by Jeremy Morrison
There’s no telling what the invocation at tonight’s Pensacola City Council meeting will be like. At least, David Suhor — the man offering up the invocation on behalf of the West Florida Satanic Temple — isn’t saying anything.
“You’ll really just have to come and see,” Suhor said Wednesday. “We’re not telling people what’s happening, but it’ll be something appropriate for the occasion.”
If it’s anything like last week’s special council meeting during which the subject of how best to handle the upcoming culture-bomb of a satanic prayer in council’s hallowed chambers was debated, one should expect equal parts municipal theatrics and tent revival. But there won’t be any chanting.
“People will be able to understand what I’m saying,” assured Suhor, who last week offered up an impromptu, indiscernible chant.
Suhor is giving tonight’s council invocation after a prolonged discussion last week in which council and the public delved into legal precedence establishing Suhor’s right to offer an invocation, the spiritual dangers of allowing him to do so, and the possibility of switching out the pre-meeting invocation with a moment of silence in an effort to legally bypass the requirement of allowing any group a turn at the lectern. The meeting was a raucous one, featuring Suhor’s chant, signs sporting Bible verses, speaking in tongues, evoking of the founding fathers and Bob Dylan, and plenty of “Amens.”
Council President Charles Bare had offered up the option of going with a moment of silence, which was soundly rejected by both council and the public in attendance. In short, the public consensus seemed to be to stick with an invocation, but block Suhor from delivering it.
“I think it’s really interesting when you start talking about you don’t want a moment of silence, you want to stay with an invocation, but you get to pick who does it, and that’s not what the court has said,” Bare said a couple of days after council’s discussion.
The council president — accused last week by Tamara Fountain, Mayor Ashton Hayward’s former chief operations officer, of moving Sohur up on the calendar and thus ruining any chance council had of figuring out a workaround — said he didn’t see any “legislative way to say no.”
“If I had my preference, it would be when I wasn’t council president, or even on council,” Bare said, explaining that Suhor had requested an earlier date and there was an available opening.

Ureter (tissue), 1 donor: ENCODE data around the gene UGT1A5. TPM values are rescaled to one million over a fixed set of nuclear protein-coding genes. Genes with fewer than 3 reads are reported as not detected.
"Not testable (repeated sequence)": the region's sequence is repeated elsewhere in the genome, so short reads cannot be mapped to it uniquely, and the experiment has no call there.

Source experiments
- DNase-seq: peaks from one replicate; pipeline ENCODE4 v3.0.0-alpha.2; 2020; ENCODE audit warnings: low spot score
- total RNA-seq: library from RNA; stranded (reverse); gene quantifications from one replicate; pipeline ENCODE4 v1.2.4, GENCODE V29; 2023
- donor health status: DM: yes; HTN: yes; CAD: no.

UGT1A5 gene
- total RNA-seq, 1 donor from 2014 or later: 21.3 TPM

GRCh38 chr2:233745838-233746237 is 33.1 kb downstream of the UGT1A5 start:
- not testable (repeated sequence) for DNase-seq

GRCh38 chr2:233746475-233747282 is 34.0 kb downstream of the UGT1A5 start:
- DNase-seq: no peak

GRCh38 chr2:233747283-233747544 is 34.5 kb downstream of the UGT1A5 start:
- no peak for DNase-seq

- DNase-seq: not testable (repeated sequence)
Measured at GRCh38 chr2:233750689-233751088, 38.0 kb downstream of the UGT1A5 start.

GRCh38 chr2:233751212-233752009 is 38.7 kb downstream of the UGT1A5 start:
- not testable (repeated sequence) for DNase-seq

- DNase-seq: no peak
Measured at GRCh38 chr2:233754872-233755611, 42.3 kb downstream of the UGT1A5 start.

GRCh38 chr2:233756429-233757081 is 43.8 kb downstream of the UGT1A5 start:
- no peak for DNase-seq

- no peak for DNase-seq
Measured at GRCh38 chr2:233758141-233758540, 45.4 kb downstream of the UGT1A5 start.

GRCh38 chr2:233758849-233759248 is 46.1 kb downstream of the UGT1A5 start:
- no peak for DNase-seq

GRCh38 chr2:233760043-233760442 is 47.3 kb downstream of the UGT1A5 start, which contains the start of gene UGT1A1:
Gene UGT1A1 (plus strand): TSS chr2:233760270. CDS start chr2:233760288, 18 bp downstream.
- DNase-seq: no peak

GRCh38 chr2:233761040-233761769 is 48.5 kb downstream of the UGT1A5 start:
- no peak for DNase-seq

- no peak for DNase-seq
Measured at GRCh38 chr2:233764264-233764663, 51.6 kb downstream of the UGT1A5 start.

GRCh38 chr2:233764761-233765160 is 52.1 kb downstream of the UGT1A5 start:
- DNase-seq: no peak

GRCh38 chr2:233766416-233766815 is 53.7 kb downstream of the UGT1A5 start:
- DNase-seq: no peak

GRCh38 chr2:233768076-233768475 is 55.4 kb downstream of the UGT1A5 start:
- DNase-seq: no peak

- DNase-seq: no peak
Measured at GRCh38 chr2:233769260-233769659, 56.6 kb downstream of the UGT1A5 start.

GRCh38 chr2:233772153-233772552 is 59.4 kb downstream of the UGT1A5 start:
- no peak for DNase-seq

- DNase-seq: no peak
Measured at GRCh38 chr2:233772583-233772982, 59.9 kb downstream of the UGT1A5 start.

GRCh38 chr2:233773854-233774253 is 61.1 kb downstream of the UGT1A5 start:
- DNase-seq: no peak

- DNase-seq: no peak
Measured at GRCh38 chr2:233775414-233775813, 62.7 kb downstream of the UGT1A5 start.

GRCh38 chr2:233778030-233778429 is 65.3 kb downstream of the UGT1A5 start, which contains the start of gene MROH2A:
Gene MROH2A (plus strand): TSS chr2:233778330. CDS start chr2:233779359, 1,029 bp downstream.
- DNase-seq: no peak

Suhor said he expects that some people may exit council chambers during his invocation.
“From what I’ve read earlier,” he said, “I think there’ll be a walkout.”
This is not the first time Sohur has given invocations for local governing bodies, though it will be the first time he is representing the satanic temple. On previous occasions — in front of both the city council, as well as the Escambia County Board of County Commissioners — he offered an invocation as a pantheist or pagan.
Suhor, who owns a singing telegram company, said that he genuinely believes in the various invocations he gives — “I never do any invocation that I don’t genuinely believe in” — but also does it to make a statement.
“I do it because there’s a pattern of discrimination in small towns like this against religions that are unpopular,” he explained his rationale for approaching governmental boards about offering an invocation.
Suhor said he did not see any conflict in representing the various groups. He also declined to place himself in any one category of religion.
“I choose to explore,” he said. “I eschew any religion that eschews another religion. I don’t want to be associated with any religion that says we are the one and only and every one else is wrong.”
Tonight’s Pensacola City Council meeting begins at 5:30 p.m. at Pensacola City Hall.